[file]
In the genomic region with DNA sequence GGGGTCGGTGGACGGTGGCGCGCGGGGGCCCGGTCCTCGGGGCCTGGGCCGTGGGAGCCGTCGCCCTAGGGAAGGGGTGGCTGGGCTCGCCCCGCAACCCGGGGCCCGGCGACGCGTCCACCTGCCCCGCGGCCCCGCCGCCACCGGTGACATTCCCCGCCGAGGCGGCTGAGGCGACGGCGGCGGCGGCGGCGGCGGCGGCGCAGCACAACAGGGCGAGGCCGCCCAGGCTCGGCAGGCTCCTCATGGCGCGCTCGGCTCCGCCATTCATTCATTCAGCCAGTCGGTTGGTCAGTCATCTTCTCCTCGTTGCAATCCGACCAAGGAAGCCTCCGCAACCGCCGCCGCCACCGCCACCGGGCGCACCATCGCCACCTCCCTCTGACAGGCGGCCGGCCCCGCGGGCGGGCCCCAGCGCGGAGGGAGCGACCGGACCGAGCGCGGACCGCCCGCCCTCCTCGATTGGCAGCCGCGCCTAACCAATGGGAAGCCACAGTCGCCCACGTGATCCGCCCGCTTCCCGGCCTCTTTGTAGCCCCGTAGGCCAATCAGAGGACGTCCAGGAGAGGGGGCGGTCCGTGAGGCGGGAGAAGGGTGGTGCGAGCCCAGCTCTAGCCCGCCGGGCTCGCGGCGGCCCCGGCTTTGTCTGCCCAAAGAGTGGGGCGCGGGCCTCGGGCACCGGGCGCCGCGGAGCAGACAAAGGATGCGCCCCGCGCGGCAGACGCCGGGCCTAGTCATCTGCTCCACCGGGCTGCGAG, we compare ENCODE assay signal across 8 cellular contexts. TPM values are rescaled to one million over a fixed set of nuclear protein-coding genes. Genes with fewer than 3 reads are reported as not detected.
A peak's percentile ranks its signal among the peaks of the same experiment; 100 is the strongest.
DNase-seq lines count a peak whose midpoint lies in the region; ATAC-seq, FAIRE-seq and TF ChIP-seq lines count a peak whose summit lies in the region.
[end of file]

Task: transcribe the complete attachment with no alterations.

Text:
In the genomic region with DNA sequence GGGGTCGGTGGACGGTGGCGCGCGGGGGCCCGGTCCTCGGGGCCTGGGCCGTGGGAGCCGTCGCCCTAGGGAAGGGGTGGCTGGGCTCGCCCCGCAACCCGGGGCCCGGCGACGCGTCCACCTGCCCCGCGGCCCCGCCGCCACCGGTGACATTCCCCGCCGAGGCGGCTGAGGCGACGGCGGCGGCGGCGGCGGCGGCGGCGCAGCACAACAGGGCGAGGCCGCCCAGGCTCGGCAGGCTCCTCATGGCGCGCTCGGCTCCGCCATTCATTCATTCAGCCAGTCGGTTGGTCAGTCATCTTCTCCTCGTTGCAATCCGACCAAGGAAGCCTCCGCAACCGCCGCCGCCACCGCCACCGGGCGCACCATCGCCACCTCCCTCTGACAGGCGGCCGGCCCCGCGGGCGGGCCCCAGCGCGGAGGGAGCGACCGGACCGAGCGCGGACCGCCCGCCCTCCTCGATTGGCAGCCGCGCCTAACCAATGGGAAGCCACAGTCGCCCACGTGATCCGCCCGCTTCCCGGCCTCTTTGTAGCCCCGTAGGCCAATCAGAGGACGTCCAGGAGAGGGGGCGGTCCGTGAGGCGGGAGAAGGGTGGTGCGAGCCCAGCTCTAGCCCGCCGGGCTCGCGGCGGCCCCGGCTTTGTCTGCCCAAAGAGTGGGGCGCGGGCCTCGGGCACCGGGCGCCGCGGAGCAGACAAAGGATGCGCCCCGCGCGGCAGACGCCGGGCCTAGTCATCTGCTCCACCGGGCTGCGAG, we compare ENCODE assay signal across 8 cellular contexts. TPM values are rescaled to one million over a fixed set of nuclear protein-coding genes. Genes with fewer than 3 reads are reported as not detected.
A peak's percentile ranks its signal among the peaks of the same experiment; 100 is the strongest.
DNase-seq lines count a peak whose midpoint lies in the region; ATAC-seq, FAIRE-seq and TF ChIP-seq lines count a peak whose summit lies in the region.